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Remember to set the spacing to allow the Stryfe muzzle to enter from the rear (giggity).
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The front cap also needs to be cut here in order to not negate the work we've just done. (I'm really good at drawing with permanent markers, as you can see)
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----------------------------------------------
Integrating the Strongarm into the Retaliator Barrel

Cut the shell along these lines
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It should look something like this
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There is also a small nub in the front of the Strongarm. I suggest sanding it down to make sure your shell mating is level.
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Test fit
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Glue the Strongarm to the Retaliator barrel. I used an all purpose cement for the initial bond, then added hot glue and a bit of liquid epoxy after that was dry. The rubber bands helps it stay in place while it's drying.
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I also added two tubes (5/8” OD - 1/2” ID) along the sides. This gives additional surface area for the adhesive to stick to, but it also makes the bond look a little smoother after painting. I wouldn't normally use clear stuff since it's being painted, but this was laying around and I didn't have CPVC.
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The trigger should also be cut down in order for it to still be functional. You can remove the trigger entirely and glue the extension arm in the blaster, but I want to keep the option of a functional trigger.
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Also, drill a hole in the trigger to allow a zip tie to be attached. You can just let the zip tie rest on the outside, but the slant of the trigger may lead to it slipping off under extreme movement or vibration.
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Cut the slide along this line. This is to prevent it from ramming into a magazine when it's attached to the Stryfe.
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Edited by Coop, 07 March 2013 - 07:40 AM.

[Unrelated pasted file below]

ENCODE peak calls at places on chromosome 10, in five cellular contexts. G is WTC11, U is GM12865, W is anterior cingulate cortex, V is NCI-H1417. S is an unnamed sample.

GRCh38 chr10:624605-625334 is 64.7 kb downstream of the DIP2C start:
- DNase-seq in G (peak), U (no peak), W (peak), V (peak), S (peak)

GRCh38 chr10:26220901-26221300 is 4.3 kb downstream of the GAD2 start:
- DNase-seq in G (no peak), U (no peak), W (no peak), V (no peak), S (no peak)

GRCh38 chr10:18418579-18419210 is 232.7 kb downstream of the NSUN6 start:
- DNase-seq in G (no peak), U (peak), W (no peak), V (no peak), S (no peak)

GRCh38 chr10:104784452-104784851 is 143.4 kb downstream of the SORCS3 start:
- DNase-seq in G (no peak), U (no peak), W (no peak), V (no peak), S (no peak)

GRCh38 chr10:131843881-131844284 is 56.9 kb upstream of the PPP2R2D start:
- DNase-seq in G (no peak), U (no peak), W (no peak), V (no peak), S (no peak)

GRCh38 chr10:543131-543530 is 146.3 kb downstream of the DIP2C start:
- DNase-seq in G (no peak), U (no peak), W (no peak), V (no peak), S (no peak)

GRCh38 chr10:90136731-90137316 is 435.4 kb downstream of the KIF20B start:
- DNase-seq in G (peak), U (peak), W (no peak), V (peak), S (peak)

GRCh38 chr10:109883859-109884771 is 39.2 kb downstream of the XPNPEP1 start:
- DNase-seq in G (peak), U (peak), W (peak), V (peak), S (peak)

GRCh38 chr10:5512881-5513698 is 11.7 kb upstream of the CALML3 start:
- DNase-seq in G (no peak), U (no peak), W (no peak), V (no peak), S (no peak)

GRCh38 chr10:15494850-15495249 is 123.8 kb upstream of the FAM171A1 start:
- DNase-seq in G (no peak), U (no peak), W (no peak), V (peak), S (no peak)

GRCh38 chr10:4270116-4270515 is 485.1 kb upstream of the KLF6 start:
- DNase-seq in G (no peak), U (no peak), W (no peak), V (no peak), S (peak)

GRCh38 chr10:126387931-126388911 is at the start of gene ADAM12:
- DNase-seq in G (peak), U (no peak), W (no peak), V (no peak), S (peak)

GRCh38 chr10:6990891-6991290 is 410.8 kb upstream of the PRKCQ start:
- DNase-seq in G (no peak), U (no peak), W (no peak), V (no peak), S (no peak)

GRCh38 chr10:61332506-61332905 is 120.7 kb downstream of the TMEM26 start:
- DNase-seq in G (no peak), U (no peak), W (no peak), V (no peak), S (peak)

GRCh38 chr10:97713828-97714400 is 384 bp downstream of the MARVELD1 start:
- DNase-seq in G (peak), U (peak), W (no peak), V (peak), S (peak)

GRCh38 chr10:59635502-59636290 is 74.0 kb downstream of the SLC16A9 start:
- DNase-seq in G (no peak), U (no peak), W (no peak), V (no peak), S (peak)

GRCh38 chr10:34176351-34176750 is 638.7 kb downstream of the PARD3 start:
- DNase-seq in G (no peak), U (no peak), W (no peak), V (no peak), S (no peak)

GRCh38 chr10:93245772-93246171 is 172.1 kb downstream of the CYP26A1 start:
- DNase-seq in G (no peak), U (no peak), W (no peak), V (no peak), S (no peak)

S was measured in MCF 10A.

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#3 Coop

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Posted 06 March 2013 - 04:40 PM

It should end up like this
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Now reassemble.
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All done
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You can put a zip tie on the Strongarm trigger to make the blaster fire right when you pull the slide back. This is much faster than using the normal trigger system.
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Now put the Strongarm attachment onto the Stryfe and go diddle some noobs.
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YouTube video
http://www.youtube.com/watch?v=YO7KKjhF1mc
----------------------------------------------

Thread Notes:

This write up was written using a few different blasters and is not in the actual order that I did these modifications. I worked on parts when other parts were drying or not available so it may be a bit hard to follow or not be in the most logical order. If you have a suggestion on formatting or the order of modifications, I'll definitely edit the post if I agree with your suggestion.

I obviously painted the blaster but this write up won't be covering how I did that. There are other painting tutorials on Nerf Haven that you can view if you want to paint your shit. This write up was just covering the modifications. I did many modifications (Stryfe wiring, Firefly tech mod, and lubrication) after the paint job because it's much easier to do it that way.